dodderer


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dod·der 1

 (dŏd′ər)
intr.v. dod·dered, dod·der·ing, dod·ders
1. To shake or tremble, as from old age; totter.
2. To move in a feeble, unsteady manner.

[Alteration of Middle English daderen, probably of imitative origin.]

dod′der·er n.

dod·der 2

 (dŏd′ər)
n.
Any of various leafless, annual parasitic herbs of the genus Cuscuta that lack chlorophyll and have slender, twining, yellow or reddish stems and small whitish flowers.

[Middle English doder, possibly from Middle Dutch, yolk of an egg (from the yellow color of the blossom of one species of this plant).]
ThesaurusAntonymsRelated WordsSynonymsLegend:
Noun1.dodderer - one who dodders from old age and weakness
Translations

dodderer

[ˈdɒdərəʳ] Nchocho m

dodderer

n (esp Brit inf) → Tattergreis m (inf)

dodderer

[ˈdɒdərəʳ] n (fam) → vecchio/a decrepito/a, rudere m
References in classic literature ?
persisted the dodderer with ungentlemanlike curiosity.
At the same time Alfa claims a combined consumption of 62mpg, which you may get if you are a dodderer, which we are claiming is not the case here.
The Orchestra performed a selection of Franz Schubert melodies collected by the Austrian composer Johanna Dodderer under the title "Variations on Tritsch-Tratsch-Polka".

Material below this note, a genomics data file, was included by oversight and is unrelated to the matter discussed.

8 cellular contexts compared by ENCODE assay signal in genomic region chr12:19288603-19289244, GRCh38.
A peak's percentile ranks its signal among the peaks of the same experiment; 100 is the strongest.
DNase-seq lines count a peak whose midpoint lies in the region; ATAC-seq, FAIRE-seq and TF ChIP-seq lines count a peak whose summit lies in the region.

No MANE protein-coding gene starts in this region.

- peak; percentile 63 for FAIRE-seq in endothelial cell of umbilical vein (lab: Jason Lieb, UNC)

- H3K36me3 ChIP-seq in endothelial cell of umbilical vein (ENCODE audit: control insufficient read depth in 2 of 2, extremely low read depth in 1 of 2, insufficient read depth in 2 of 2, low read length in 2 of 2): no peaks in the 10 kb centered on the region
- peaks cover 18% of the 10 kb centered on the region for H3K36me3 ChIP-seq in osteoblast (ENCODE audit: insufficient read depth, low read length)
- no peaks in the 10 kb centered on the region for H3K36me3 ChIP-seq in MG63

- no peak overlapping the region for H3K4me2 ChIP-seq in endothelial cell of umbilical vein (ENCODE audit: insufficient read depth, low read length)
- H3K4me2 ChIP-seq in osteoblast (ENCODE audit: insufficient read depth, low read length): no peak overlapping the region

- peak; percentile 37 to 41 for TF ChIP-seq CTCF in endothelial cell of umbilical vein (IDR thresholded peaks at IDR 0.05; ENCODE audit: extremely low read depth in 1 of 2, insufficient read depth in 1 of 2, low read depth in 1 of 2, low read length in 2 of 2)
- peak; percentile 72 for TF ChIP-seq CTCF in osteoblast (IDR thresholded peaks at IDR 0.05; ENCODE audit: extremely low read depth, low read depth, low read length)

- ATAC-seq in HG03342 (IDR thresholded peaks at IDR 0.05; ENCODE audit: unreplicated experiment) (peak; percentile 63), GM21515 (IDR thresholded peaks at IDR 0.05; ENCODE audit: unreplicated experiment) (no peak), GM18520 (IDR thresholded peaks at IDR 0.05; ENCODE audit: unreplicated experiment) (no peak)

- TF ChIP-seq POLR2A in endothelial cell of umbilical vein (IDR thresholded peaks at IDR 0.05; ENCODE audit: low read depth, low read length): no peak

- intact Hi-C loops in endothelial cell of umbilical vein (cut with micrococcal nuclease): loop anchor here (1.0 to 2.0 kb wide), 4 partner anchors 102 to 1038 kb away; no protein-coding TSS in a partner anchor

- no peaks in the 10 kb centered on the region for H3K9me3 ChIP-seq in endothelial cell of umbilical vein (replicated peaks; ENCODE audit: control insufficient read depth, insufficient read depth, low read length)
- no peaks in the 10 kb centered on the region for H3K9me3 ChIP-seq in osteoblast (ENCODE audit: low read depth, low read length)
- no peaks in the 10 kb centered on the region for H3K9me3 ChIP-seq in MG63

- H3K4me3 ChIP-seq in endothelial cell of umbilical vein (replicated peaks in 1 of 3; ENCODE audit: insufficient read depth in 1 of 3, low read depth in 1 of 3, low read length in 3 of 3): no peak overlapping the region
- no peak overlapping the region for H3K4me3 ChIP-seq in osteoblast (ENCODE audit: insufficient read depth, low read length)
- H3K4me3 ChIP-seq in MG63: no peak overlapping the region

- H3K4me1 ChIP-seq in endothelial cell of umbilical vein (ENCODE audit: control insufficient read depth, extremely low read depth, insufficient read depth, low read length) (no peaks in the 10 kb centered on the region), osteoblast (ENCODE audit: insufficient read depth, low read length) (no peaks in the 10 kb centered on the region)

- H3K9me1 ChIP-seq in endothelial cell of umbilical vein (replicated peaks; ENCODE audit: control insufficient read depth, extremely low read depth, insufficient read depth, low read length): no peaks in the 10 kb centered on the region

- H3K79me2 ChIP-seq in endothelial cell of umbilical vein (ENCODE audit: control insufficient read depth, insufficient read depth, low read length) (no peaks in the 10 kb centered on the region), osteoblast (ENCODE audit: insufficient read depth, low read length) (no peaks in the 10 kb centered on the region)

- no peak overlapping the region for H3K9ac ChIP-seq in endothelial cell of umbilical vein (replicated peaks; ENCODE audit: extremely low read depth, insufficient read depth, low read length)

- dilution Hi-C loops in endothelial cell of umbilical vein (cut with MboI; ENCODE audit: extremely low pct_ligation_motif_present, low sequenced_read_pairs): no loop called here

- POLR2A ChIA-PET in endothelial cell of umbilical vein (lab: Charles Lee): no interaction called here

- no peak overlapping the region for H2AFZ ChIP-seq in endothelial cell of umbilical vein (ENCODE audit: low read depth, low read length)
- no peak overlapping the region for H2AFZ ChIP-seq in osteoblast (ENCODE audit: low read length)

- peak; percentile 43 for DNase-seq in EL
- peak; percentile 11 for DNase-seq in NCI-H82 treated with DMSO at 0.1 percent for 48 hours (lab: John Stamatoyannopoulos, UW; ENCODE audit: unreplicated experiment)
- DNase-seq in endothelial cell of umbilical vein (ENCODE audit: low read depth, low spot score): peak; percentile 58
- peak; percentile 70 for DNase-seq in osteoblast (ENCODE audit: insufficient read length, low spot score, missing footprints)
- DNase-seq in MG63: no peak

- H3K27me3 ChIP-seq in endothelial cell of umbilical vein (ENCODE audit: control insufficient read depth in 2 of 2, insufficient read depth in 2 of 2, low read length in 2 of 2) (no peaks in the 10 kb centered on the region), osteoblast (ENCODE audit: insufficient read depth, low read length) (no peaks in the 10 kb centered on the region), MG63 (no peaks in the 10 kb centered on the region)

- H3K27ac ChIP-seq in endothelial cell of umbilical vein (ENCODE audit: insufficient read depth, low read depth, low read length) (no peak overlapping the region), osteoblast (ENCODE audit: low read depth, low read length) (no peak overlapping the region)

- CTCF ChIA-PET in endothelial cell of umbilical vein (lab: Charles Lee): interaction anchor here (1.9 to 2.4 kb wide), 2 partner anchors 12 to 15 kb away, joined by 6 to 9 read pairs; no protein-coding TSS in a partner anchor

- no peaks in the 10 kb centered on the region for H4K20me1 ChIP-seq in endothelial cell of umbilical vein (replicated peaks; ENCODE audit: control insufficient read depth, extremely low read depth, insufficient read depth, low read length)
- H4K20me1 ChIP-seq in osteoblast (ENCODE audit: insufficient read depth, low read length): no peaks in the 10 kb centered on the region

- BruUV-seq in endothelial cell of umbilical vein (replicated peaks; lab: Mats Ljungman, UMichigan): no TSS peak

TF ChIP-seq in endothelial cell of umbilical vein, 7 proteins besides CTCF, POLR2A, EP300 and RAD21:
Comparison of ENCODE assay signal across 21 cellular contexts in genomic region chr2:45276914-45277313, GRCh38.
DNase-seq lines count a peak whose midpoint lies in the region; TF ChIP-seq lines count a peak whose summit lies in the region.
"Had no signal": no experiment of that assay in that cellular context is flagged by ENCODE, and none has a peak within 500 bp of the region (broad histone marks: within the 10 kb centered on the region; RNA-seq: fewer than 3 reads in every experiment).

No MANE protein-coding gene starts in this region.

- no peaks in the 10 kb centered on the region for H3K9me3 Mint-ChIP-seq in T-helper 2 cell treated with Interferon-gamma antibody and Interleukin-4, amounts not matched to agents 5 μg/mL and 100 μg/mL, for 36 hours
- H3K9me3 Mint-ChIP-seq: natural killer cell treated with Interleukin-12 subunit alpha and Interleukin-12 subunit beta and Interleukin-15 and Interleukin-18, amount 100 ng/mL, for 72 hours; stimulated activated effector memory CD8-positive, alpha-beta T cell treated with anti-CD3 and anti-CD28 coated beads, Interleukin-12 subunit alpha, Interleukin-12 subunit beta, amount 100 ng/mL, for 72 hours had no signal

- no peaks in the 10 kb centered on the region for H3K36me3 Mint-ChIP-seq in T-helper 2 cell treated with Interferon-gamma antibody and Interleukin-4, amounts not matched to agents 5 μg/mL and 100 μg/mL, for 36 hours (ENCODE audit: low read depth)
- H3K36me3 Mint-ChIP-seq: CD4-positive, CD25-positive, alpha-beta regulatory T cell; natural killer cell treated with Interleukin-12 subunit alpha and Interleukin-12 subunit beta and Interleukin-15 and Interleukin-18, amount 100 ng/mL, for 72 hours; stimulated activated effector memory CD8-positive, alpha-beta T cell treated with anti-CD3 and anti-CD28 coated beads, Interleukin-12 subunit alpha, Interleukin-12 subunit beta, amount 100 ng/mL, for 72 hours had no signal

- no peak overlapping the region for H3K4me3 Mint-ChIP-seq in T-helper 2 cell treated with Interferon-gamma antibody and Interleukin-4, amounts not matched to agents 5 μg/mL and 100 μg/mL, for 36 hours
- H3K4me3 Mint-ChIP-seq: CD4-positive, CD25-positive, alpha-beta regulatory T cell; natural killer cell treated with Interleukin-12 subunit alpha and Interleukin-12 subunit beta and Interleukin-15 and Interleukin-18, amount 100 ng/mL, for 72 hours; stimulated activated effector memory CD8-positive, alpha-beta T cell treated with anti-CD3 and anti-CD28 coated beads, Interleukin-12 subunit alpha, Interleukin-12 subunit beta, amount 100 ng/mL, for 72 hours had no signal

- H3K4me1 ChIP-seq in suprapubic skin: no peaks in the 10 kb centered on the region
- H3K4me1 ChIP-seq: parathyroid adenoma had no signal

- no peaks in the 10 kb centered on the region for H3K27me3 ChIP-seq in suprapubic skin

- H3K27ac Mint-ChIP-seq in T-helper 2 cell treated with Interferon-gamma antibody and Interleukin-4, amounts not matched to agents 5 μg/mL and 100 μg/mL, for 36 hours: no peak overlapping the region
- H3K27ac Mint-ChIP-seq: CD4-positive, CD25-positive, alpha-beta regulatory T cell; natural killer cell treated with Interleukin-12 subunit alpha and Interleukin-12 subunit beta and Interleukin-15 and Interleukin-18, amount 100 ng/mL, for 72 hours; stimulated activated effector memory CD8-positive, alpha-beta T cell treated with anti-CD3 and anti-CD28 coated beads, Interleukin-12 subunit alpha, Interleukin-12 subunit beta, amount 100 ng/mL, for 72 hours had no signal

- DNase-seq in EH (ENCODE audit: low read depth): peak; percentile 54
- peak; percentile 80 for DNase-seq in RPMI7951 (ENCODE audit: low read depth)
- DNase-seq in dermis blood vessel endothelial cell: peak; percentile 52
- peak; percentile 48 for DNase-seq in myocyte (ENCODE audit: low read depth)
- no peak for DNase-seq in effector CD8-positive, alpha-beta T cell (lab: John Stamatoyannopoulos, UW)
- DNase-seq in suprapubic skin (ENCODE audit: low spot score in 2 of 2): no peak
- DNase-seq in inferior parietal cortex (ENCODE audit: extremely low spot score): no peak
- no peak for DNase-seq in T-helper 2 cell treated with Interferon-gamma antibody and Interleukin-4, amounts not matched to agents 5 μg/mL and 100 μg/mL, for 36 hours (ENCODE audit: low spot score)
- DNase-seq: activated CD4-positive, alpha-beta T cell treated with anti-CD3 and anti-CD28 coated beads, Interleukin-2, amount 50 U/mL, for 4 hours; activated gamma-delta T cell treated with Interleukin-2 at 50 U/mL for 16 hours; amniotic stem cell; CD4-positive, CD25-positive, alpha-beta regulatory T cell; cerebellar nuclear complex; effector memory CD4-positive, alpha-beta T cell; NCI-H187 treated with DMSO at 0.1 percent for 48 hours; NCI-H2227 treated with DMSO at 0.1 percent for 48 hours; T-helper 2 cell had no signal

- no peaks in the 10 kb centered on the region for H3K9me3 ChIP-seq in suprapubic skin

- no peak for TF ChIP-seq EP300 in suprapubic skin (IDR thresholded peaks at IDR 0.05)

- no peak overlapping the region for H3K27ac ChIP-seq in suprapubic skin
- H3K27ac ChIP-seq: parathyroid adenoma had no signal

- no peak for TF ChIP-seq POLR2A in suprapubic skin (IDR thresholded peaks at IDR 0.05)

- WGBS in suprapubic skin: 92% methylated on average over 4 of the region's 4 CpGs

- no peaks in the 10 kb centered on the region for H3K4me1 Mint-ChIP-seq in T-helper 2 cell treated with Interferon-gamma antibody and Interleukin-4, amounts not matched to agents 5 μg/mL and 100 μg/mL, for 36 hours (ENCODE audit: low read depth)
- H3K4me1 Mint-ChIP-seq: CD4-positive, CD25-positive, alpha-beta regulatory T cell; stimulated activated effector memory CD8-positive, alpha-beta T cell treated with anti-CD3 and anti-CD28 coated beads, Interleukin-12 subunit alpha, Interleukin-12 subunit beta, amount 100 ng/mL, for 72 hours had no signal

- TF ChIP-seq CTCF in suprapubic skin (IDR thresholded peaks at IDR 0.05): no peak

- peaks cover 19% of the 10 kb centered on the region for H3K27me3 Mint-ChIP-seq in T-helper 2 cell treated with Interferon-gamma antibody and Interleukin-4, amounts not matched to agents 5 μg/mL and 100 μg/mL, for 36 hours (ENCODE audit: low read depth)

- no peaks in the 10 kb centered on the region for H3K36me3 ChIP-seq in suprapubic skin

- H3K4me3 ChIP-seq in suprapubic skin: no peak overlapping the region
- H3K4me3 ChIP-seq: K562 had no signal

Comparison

That truth was never allowed to get in the way of media misrepresentation because Tory newspapers were determined to paint him as an old dodderer who lacked respect for our war dead.
What's more, as a bit of an old dodderer myself, I strongly object
James Clyde's Friar Laurence is much younger than usual, with nothing of the dodderer about him, while Julie Legrand's Nurse is sharply-etched and abrasive rather than matronly.
Arsenal chairman Peter Hill-Wood is regarded by many people in football as an old dodderer who is completely out of touch with the modern game.
Occasionally a fast mover can get in four returns to the podium, but this is offset by the dodderer who maybe only makes it back twice.
Scratch him and you will find a timid and tremulous dodderer.
Far from expressing nostalgia for the Christmas of an agricultural society, Dickens mocks the old man as a dodderer rambling about practices so remote and unlikely that he can specify them only as "that sort of thing.
Intrigue is rife in Rohan, where the king has been made into an impotent dodderer by venomous court adviser Wormtongue (Brad Dourif), who's a spy for Saruman (Christopher Lee).
Next week, Tony gets into the skin of an old English Knight, ``a bit of an old dodderer with the world passing him by,'' as he describes him, in Rope at the Grand Theatre Swansea.